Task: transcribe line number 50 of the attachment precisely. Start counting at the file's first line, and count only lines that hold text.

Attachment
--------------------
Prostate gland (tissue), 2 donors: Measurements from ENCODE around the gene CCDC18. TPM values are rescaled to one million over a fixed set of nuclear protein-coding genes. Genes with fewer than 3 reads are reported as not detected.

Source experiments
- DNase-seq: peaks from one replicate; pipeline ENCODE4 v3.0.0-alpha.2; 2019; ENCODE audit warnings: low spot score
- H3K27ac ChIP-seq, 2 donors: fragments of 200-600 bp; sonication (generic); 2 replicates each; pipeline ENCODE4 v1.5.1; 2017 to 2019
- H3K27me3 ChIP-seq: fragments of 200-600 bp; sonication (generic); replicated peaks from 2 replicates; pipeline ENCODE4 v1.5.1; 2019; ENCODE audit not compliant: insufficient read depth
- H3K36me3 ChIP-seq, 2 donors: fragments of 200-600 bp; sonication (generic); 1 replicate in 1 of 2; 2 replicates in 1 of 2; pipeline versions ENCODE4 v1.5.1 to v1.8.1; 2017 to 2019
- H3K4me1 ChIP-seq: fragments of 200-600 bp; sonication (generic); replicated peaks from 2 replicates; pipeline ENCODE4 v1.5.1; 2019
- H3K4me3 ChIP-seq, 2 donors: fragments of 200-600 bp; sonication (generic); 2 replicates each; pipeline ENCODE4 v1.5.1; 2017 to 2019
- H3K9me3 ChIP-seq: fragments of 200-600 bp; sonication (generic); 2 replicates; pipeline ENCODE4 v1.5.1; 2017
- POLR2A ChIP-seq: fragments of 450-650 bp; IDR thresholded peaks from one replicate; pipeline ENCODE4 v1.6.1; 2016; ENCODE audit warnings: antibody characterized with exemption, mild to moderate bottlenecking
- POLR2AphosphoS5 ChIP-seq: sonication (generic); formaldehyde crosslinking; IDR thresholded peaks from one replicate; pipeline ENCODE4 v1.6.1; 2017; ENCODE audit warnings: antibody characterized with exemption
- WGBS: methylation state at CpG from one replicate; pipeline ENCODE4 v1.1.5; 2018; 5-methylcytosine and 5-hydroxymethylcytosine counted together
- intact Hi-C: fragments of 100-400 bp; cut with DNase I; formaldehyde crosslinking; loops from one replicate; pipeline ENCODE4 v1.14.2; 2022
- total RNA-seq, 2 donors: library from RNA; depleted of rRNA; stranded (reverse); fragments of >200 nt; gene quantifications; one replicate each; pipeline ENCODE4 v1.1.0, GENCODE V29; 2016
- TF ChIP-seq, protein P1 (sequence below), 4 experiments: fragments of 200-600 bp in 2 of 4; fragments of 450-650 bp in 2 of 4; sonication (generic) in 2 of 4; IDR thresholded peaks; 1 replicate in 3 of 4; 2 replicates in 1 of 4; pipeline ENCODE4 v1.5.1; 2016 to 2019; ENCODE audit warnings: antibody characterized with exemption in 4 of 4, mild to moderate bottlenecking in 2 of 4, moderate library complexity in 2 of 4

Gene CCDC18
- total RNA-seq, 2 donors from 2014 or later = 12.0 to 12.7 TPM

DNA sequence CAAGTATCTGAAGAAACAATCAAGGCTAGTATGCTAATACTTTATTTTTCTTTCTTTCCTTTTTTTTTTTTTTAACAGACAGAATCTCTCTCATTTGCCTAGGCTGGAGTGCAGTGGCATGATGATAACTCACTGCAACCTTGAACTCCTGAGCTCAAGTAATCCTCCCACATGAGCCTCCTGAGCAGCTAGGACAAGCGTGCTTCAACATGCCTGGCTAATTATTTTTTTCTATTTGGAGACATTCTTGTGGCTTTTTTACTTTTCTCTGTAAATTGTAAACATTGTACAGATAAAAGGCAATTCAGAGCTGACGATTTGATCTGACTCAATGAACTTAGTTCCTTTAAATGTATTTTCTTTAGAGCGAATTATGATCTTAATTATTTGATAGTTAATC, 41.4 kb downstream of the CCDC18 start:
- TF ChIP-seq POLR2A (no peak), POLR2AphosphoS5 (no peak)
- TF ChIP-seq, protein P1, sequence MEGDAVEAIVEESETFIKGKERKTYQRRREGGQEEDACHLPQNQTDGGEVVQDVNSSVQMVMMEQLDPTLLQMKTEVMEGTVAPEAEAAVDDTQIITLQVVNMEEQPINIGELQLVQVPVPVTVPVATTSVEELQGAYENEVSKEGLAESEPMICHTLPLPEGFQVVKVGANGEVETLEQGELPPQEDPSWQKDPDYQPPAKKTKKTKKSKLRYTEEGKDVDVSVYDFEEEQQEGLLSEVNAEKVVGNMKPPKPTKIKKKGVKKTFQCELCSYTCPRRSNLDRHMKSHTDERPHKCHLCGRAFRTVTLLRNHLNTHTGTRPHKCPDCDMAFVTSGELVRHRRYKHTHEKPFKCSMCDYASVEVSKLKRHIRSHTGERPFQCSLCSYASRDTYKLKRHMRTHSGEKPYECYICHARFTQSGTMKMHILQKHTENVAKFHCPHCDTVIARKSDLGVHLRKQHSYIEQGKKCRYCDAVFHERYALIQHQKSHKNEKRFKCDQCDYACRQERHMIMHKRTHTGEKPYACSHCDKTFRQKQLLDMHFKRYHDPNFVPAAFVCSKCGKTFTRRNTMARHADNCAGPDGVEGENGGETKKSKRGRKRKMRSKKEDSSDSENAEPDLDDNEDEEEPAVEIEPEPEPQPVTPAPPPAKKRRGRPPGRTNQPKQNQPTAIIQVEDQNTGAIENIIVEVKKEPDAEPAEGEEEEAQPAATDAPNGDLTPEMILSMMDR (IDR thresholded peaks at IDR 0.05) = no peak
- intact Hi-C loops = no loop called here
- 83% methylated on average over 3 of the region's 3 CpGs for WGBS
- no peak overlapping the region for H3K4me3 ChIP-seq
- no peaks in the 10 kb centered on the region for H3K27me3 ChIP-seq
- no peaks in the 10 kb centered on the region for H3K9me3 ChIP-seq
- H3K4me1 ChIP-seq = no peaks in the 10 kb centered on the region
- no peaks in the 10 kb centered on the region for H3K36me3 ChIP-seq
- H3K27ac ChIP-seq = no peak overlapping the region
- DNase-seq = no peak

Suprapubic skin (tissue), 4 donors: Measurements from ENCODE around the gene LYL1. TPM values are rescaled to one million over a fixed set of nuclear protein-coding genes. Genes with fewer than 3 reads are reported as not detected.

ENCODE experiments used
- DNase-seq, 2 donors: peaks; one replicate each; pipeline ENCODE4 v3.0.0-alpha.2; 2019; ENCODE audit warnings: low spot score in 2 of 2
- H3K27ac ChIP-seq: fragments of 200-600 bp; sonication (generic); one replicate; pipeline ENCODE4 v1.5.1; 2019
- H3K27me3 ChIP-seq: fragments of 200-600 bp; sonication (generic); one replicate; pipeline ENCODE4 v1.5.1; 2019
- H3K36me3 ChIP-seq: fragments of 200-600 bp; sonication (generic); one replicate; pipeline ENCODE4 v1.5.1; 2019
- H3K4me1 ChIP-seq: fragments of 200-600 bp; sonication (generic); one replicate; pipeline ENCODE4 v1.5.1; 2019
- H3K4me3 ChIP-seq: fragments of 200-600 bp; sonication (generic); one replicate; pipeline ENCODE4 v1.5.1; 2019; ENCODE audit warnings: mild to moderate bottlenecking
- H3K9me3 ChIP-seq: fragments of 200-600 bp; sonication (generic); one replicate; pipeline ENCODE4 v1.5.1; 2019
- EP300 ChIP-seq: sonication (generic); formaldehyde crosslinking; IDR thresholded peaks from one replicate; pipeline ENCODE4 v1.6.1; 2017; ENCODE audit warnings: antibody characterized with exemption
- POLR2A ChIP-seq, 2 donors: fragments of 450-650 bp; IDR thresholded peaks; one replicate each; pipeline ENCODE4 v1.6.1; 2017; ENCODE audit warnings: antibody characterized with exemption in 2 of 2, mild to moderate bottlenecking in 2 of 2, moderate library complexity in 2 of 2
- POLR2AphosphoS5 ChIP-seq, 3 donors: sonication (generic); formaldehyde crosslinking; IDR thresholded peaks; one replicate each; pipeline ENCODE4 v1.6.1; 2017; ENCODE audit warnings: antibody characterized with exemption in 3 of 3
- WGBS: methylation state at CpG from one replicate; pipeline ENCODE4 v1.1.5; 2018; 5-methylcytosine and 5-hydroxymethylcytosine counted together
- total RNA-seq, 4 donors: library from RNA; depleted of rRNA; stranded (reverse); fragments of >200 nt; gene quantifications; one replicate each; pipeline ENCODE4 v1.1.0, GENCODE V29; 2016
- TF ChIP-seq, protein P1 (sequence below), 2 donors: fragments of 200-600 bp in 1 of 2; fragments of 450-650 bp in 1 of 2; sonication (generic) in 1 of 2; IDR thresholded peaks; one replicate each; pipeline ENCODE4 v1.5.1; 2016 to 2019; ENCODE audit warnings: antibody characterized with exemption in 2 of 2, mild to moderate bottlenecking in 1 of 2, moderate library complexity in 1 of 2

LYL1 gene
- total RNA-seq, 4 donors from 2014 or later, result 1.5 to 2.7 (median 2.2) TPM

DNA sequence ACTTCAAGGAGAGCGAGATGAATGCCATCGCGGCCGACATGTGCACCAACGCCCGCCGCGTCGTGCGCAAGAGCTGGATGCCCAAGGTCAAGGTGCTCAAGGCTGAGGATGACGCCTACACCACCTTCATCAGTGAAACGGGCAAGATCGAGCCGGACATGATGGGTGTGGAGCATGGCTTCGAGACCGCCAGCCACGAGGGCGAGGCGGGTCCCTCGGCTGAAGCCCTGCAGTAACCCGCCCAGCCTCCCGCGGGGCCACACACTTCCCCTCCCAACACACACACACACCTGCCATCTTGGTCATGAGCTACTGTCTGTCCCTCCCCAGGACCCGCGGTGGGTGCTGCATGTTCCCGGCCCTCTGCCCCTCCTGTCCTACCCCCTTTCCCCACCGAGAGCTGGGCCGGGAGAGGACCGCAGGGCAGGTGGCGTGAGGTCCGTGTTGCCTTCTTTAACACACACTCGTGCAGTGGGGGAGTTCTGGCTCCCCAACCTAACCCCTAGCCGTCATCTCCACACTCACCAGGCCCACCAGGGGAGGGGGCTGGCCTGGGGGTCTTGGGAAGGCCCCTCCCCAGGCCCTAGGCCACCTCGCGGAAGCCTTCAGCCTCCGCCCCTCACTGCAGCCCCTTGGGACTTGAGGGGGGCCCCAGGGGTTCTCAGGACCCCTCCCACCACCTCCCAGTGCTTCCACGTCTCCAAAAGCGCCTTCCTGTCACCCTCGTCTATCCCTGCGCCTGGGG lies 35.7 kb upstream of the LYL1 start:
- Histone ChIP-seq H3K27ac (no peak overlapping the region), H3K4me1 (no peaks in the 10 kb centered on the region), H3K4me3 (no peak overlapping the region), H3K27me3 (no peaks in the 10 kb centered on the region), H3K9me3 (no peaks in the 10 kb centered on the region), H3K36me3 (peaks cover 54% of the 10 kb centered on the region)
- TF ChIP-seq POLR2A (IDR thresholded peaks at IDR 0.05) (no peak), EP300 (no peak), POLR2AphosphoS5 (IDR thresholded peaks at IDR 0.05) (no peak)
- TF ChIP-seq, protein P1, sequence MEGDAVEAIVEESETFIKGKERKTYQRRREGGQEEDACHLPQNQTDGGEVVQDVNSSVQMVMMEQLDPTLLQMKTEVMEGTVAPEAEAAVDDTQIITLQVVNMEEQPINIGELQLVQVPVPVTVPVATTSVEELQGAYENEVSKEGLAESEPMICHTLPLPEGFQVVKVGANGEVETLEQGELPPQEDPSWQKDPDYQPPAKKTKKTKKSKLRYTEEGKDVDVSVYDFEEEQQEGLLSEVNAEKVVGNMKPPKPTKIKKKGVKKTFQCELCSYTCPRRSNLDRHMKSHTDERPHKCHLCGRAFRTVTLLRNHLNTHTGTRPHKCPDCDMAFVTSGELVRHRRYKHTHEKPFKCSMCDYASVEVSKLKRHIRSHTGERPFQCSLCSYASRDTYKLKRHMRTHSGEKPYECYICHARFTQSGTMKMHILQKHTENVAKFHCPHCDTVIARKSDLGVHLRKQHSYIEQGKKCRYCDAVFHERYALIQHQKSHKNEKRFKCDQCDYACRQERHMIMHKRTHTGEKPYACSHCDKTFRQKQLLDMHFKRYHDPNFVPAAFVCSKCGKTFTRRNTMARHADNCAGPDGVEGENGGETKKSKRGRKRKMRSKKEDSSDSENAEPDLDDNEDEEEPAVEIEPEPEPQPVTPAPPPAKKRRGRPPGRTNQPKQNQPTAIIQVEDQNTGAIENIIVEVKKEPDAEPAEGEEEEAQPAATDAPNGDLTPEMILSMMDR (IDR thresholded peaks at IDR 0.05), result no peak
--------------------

- TF ChIP-seq, protein P1, sequence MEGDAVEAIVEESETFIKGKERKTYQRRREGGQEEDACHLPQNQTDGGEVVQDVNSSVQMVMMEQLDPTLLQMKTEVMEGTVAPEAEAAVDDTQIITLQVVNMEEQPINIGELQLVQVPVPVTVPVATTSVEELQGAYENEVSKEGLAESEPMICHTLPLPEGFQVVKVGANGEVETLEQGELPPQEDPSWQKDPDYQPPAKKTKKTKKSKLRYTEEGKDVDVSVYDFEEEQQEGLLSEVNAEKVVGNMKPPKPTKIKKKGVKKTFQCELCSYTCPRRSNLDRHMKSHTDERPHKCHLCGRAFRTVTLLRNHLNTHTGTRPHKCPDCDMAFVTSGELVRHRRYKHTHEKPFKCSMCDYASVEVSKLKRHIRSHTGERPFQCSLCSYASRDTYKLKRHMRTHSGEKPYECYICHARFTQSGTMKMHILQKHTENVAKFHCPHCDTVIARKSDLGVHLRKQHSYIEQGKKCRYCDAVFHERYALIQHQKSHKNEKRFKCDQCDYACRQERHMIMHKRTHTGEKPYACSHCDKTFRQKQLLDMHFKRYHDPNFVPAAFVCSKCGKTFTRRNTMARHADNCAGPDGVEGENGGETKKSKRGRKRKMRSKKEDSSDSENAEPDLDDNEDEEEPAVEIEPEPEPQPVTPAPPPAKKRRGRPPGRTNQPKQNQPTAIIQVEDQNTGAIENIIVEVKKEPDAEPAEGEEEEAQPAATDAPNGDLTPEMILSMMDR (IDR thresholded peaks at IDR 0.05), result no peak